Conducting Successful Virtual Meetings While Managing COVID Fatigue

by Edward Baker, MD, MPH; and Susan Murphy MBA, PhD

This article originally appeared in the Journal of Public Health Management and Practice and is shared here with permission from the authors and publisher. Read the article in JPHMP.

Life has changed in so many ways since the COVID pandemic began. As public health has become front page news, the saga of the public health workforce has also emerged. In the midst of overt threats toward public health leaders and cascading loss of trust in the public health system, frontline public health workers have continued to tirelessly serve the public under circumstances that were unimaginable 12 months ago (1).

Among the multitude of challenges faced by public health workers, working virtually without the benefits of direct face-to-face interaction has become the norm. This mode of getting the work done has posed special challenges which deserve attention. Further, as the pandemic stretches into its second year, “COVID fatigue” among public health professionals has threatened the capacity and resiliency of the local, state, and federal public health workforce. Frontline workers in all fields face similar challenges, as they navigate unrelenting work demands while struggling to preserve energy and maintain balance in the face of uncertainty.

In this column, we will reaffirm core principles of leadership and management, consider the COVID context, and then offer a set of guiding principles and best practices related to conducting virtual meetings and managing virtual teams during the pandemic.

Context: “COVID Fatigue”

In late June 2020, 40% of American adults reported struggling with mental health or substance abuse issues stemming from the pandemic (2). These struggles impact the public health workforce directly and indirectly. “COVID fatigue” among the public workforce seems to arise from a range of causes and underlying forces.

Obviously, as workers experience long hours week after week, fatigue sets in. Working remotely from a home office makes days and nights run together as do weekdays and weekends. Work seems always to be present because those unfinished projects remain in the line-of-sight. Many people work through their lunch hours and omit breaks throughout the day. Many team members are homeschooling kids while trying to keep up with their increasing workload. In some ways, many experience a “time soup” such that they are less aware of the concrete dimensions of time and begin to think in terms of “COVID years.” Some simply forget to do things that they have committed to doing.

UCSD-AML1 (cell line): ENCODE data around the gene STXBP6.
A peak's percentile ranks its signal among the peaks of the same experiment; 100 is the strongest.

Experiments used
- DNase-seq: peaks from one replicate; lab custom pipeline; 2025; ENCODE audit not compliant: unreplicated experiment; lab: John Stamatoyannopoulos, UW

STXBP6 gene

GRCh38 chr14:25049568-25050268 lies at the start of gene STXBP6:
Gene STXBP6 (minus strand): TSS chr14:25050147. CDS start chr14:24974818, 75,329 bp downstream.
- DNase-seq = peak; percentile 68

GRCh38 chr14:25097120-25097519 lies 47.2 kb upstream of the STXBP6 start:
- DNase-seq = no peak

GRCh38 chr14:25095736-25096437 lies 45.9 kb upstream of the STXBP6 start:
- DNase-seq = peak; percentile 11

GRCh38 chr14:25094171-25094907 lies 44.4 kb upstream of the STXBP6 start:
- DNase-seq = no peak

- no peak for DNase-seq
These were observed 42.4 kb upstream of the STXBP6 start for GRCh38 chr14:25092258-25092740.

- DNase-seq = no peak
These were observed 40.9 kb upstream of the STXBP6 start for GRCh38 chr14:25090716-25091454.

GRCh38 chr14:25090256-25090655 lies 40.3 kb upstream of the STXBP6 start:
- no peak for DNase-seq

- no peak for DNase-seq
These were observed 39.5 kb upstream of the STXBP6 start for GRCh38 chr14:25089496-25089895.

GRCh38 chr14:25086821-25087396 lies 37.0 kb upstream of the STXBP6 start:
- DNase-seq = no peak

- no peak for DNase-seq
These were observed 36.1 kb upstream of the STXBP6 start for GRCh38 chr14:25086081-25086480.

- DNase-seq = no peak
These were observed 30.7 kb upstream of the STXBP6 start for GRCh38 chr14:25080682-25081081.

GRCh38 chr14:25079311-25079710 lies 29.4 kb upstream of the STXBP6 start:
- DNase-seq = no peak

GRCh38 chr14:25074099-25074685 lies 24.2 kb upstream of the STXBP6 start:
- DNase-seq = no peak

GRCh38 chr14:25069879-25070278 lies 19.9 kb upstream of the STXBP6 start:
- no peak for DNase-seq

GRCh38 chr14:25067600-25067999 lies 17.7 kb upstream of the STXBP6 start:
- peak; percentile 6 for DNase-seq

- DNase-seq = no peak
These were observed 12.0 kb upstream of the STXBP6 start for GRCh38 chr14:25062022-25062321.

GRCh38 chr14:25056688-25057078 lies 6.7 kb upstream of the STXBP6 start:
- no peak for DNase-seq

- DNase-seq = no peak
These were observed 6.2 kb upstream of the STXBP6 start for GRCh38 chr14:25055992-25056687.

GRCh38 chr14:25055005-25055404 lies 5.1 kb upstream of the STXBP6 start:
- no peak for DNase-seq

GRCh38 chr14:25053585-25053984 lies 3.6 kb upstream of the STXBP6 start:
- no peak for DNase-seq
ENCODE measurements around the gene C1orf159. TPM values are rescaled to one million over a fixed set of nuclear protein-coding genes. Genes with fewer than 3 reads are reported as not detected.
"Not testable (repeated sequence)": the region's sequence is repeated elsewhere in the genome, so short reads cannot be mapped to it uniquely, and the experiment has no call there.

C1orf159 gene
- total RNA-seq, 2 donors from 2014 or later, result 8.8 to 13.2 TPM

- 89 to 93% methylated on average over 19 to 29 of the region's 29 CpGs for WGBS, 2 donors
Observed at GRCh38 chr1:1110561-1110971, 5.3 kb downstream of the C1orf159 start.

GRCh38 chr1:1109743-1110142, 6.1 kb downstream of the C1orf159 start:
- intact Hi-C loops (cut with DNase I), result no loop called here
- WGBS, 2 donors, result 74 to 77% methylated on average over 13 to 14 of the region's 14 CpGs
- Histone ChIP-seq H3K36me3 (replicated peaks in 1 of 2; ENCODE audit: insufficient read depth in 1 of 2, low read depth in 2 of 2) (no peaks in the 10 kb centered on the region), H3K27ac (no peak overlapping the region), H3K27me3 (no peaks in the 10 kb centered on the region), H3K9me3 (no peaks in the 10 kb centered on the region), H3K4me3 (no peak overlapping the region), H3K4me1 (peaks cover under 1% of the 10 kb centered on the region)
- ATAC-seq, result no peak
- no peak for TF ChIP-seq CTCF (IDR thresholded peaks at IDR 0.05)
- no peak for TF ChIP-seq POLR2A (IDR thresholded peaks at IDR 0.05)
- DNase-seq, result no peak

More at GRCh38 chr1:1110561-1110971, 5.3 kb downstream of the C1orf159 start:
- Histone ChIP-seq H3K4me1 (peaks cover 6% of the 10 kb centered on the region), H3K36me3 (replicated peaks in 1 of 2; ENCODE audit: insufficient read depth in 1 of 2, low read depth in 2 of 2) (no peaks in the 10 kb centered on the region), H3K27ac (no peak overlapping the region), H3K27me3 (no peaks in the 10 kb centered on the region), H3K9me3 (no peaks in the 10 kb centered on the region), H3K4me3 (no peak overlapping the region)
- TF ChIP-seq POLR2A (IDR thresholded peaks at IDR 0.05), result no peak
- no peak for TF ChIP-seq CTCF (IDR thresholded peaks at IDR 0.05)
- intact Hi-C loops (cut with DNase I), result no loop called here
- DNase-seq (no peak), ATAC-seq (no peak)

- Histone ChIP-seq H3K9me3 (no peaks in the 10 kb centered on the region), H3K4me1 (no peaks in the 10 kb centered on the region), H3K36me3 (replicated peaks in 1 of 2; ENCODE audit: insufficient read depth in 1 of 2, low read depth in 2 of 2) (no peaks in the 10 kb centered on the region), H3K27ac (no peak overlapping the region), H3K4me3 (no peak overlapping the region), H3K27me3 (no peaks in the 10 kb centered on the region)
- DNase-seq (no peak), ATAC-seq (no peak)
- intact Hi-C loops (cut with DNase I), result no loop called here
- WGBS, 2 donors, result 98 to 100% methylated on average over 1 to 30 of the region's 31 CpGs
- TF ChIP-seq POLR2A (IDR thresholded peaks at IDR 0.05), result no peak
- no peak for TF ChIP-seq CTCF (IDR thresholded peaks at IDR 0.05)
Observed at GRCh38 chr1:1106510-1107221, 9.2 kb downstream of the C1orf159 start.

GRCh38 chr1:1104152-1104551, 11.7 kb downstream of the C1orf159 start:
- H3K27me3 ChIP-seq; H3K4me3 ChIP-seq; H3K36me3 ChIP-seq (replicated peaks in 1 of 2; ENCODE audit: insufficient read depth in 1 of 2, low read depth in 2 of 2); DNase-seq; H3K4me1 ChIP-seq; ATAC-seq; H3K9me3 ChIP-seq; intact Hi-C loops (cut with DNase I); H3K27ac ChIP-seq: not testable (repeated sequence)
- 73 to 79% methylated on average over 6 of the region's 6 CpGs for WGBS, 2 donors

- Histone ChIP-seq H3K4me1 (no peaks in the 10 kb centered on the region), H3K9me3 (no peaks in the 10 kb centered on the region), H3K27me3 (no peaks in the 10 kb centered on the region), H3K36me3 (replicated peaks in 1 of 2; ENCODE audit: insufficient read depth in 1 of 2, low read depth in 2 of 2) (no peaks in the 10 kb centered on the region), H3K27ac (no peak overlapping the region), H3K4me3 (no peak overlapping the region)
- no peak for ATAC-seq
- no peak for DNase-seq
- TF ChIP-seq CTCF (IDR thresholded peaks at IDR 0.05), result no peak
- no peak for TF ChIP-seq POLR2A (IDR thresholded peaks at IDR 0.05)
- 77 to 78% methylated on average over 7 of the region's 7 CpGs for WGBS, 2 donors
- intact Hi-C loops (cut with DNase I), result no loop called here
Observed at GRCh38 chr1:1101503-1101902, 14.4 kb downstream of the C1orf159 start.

These forces impact working women and minority workers disproportionately. For example, mothers working full-time spend 50% more time each day caring for children than fathers working full-time remotely (3); women also are disproportionately represented in lower wage jobs as are workers from minority groups, and both groups lack adequate childcare support.

In addition to the physical isolation associated with remote work, public health workers have lived through a period of extreme uncertainty regarding approaches to contain the virus and have not been provided with sufficient authoritative guidance on “what should work.” Further, the unprecedented involvement of political forces has undermined prudent public health practice to an alarming degree and even threatened the health and safety of public health leaders and their families (1). As a consequence, some public health leaders and staff have made the very difficult decision to leave their positions in alarming numbers, while others continue to “soldier on” despite these pressures.